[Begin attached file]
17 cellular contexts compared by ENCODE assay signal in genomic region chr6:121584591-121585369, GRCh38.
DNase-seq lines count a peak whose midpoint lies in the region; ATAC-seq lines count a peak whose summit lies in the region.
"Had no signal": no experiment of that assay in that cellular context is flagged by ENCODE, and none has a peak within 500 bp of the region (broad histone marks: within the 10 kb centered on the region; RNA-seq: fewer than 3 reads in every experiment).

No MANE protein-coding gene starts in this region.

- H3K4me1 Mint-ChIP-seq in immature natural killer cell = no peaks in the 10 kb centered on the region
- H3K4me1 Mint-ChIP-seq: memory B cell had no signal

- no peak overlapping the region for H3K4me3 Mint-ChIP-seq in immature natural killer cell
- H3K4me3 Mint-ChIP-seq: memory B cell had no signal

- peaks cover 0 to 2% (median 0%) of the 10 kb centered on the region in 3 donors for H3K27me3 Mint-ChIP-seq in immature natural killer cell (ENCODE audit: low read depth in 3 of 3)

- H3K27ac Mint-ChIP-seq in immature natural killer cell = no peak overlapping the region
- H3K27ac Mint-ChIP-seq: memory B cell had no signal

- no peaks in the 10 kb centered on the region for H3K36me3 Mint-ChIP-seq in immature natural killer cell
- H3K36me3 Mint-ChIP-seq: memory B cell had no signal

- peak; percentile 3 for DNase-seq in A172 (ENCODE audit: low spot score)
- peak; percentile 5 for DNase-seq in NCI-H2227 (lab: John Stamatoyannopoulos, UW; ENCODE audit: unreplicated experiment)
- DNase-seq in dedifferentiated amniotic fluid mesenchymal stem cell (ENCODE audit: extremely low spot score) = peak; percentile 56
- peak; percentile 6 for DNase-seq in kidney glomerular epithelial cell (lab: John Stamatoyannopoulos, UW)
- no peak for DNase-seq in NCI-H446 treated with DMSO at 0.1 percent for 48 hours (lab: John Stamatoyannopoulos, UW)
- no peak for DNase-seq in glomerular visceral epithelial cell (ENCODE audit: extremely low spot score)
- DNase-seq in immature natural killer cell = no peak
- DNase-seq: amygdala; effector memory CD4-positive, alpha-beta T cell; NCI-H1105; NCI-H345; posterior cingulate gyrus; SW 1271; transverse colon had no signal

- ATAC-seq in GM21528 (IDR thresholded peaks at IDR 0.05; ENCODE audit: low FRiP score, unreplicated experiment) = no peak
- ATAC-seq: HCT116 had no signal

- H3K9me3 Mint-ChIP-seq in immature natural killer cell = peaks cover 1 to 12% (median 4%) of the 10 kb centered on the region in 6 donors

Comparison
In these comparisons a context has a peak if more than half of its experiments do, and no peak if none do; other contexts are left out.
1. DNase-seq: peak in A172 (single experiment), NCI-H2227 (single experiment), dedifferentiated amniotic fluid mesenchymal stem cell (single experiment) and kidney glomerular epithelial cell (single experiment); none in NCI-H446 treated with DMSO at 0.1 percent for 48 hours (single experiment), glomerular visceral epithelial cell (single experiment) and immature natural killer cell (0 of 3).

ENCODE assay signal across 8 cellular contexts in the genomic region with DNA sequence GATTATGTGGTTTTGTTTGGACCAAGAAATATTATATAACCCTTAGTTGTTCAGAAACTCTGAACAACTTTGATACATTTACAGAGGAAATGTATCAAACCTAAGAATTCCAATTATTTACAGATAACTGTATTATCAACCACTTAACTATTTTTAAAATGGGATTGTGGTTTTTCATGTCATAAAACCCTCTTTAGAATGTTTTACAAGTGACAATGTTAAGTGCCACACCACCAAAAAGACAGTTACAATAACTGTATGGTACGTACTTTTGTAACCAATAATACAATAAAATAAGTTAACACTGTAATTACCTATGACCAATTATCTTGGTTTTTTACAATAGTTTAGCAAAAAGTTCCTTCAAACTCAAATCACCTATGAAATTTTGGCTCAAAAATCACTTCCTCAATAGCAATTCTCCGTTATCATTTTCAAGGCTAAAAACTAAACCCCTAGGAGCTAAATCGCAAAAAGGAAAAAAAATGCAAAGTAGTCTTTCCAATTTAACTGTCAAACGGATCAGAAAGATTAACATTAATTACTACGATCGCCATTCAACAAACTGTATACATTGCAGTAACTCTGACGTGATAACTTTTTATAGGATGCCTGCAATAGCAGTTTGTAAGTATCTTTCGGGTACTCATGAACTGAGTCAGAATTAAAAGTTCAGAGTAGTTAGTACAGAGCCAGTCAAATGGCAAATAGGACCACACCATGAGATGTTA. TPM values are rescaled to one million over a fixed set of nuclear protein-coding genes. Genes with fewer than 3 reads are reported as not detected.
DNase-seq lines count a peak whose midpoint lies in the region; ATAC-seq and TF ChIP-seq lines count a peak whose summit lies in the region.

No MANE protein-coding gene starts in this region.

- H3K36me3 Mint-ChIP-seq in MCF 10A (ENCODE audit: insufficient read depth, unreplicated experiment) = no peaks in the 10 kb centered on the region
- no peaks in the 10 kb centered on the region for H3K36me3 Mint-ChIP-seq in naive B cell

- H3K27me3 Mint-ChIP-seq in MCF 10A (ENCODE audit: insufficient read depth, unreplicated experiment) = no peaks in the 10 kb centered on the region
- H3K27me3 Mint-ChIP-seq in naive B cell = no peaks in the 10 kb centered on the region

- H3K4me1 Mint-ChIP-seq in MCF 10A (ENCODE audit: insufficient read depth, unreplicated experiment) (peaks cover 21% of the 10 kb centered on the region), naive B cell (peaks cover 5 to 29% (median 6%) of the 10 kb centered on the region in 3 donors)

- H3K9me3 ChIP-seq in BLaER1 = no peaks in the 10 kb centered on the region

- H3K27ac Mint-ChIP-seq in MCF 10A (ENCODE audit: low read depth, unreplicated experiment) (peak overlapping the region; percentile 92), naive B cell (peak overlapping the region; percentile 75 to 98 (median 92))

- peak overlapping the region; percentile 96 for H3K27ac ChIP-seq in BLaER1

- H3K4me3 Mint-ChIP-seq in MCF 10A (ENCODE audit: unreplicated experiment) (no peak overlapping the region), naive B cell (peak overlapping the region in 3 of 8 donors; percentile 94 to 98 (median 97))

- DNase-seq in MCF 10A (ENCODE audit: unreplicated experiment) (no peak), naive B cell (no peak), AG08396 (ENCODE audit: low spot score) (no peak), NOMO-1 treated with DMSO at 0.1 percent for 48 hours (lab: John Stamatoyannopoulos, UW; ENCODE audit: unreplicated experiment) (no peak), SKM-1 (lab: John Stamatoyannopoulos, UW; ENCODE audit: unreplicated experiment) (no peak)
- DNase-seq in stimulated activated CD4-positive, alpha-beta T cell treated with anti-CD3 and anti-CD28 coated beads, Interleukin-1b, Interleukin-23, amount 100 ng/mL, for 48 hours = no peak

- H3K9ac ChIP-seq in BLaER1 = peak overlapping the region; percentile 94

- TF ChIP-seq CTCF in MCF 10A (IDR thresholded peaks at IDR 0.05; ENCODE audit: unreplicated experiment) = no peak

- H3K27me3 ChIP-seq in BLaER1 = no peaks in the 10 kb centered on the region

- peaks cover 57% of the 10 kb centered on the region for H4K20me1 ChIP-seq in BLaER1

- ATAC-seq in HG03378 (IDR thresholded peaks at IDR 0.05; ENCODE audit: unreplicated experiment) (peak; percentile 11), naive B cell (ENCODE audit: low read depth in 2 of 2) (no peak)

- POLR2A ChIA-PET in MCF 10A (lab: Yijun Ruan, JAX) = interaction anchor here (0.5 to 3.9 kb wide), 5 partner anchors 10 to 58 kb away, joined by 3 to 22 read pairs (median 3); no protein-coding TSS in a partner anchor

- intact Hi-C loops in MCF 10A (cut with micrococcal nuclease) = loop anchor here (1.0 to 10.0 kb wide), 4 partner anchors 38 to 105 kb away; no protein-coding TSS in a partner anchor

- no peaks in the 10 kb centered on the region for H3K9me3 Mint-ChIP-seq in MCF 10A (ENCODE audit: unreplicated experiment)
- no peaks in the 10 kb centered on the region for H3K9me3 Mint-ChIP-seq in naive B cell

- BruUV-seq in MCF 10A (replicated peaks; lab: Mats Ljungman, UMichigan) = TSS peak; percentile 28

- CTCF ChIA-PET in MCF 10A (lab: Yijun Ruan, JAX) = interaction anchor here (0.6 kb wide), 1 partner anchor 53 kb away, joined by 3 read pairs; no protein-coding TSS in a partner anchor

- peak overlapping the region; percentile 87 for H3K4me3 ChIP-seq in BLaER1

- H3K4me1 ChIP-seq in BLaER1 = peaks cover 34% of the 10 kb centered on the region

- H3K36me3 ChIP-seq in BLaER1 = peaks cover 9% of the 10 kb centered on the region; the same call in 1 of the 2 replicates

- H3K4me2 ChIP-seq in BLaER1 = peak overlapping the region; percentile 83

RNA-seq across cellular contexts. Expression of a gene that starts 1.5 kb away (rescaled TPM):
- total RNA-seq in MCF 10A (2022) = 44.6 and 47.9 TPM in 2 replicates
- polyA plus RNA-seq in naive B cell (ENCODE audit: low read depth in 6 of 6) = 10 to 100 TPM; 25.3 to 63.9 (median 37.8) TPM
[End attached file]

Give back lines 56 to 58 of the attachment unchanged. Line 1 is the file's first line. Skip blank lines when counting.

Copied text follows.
- H3K4me2 ChIP-seq in BLaER1 = peak overlapping the region; percentile 83

RNA-seq across cellular contexts. Expression of a gene that starts 1.5 kb away (rescaled TPM):
- total RNA-seq in MCF 10A (2022) = 44.6 and 47.9 TPM in 2 replicates